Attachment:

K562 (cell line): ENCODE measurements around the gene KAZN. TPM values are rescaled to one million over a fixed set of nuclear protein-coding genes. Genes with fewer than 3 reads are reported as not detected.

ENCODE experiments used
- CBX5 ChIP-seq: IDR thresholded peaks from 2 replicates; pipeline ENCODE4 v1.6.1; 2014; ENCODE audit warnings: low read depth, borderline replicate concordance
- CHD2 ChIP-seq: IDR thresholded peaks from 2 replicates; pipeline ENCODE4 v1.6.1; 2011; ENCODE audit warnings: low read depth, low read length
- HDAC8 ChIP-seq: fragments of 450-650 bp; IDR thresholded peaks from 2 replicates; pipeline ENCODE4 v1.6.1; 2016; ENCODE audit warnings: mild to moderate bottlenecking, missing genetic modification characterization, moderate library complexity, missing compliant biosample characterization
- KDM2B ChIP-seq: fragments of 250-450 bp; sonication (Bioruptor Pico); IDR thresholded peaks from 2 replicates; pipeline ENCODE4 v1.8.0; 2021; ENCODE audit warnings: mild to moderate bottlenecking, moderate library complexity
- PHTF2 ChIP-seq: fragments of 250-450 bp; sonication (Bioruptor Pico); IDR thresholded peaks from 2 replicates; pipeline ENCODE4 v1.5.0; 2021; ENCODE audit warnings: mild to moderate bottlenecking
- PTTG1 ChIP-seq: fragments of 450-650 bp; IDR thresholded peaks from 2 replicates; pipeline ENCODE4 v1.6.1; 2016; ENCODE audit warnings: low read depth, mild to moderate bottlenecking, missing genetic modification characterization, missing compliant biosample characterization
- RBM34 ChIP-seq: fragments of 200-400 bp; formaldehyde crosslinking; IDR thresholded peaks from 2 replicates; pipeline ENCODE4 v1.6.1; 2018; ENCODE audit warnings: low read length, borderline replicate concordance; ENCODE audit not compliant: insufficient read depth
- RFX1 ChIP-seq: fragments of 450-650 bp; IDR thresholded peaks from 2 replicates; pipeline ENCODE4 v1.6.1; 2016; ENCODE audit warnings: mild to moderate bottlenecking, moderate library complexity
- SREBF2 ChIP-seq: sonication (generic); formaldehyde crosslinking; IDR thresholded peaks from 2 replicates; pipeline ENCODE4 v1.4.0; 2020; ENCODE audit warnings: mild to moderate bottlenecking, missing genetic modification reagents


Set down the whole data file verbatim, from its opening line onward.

K562 (cell line): ENCODE measurements around the gene KAZN. TPM values are rescaled to one million over a fixed set of nuclear protein-coding genes. Genes with fewer than 3 reads are reported as not detected.

ENCODE experiments used
- CBX5 ChIP-seq: IDR thresholded peaks from 2 replicates; pipeline ENCODE4 v1.6.1; 2014; ENCODE audit warnings: low read depth, borderline replicate concordance
- CHD2 ChIP-seq: IDR thresholded peaks from 2 replicates; pipeline ENCODE4 v1.6.1; 2011; ENCODE audit warnings: low read depth, low read length
- HDAC8 ChIP-seq: fragments of 450-650 bp; IDR thresholded peaks from 2 replicates; pipeline ENCODE4 v1.6.1; 2016; ENCODE audit warnings: mild to moderate bottlenecking, missing genetic modification characterization, moderate library complexity, missing compliant biosample characterization
- KDM2B ChIP-seq: fragments of 250-450 bp; sonication (Bioruptor Pico); IDR thresholded peaks from 2 replicates; pipeline ENCODE4 v1.8.0; 2021; ENCODE audit warnings: mild to moderate bottlenecking, moderate library complexity
- PHTF2 ChIP-seq: fragments of 250-450 bp; sonication (Bioruptor Pico); IDR thresholded peaks from 2 replicates; pipeline ENCODE4 v1.5.0; 2021; ENCODE audit warnings: mild to moderate bottlenecking
- PTTG1 ChIP-seq: fragments of 450-650 bp; IDR thresholded peaks from 2 replicates; pipeline ENCODE4 v1.6.1; 2016; ENCODE audit warnings: low read depth, mild to moderate bottlenecking, missing genetic modification characterization, missing compliant biosample characterization
- RBM34 ChIP-seq: fragments of 200-400 bp; formaldehyde crosslinking; IDR thresholded peaks from 2 replicates; pipeline ENCODE4 v1.6.1; 2018; ENCODE audit warnings: low read length, borderline replicate concordance; ENCODE audit not compliant: insufficient read depth
- RFX1 ChIP-seq: fragments of 450-650 bp; IDR thresholded peaks from 2 replicates; pipeline ENCODE4 v1.6.1; 2016; ENCODE audit warnings: mild to moderate bottlenecking, moderate library complexity
- SREBF2 ChIP-seq: sonication (generic); formaldehyde crosslinking; IDR thresholded peaks from 2 replicates; pipeline ENCODE4 v1.4.0; 2020; ENCODE audit warnings: mild to moderate bottlenecking, missing genetic modification reagents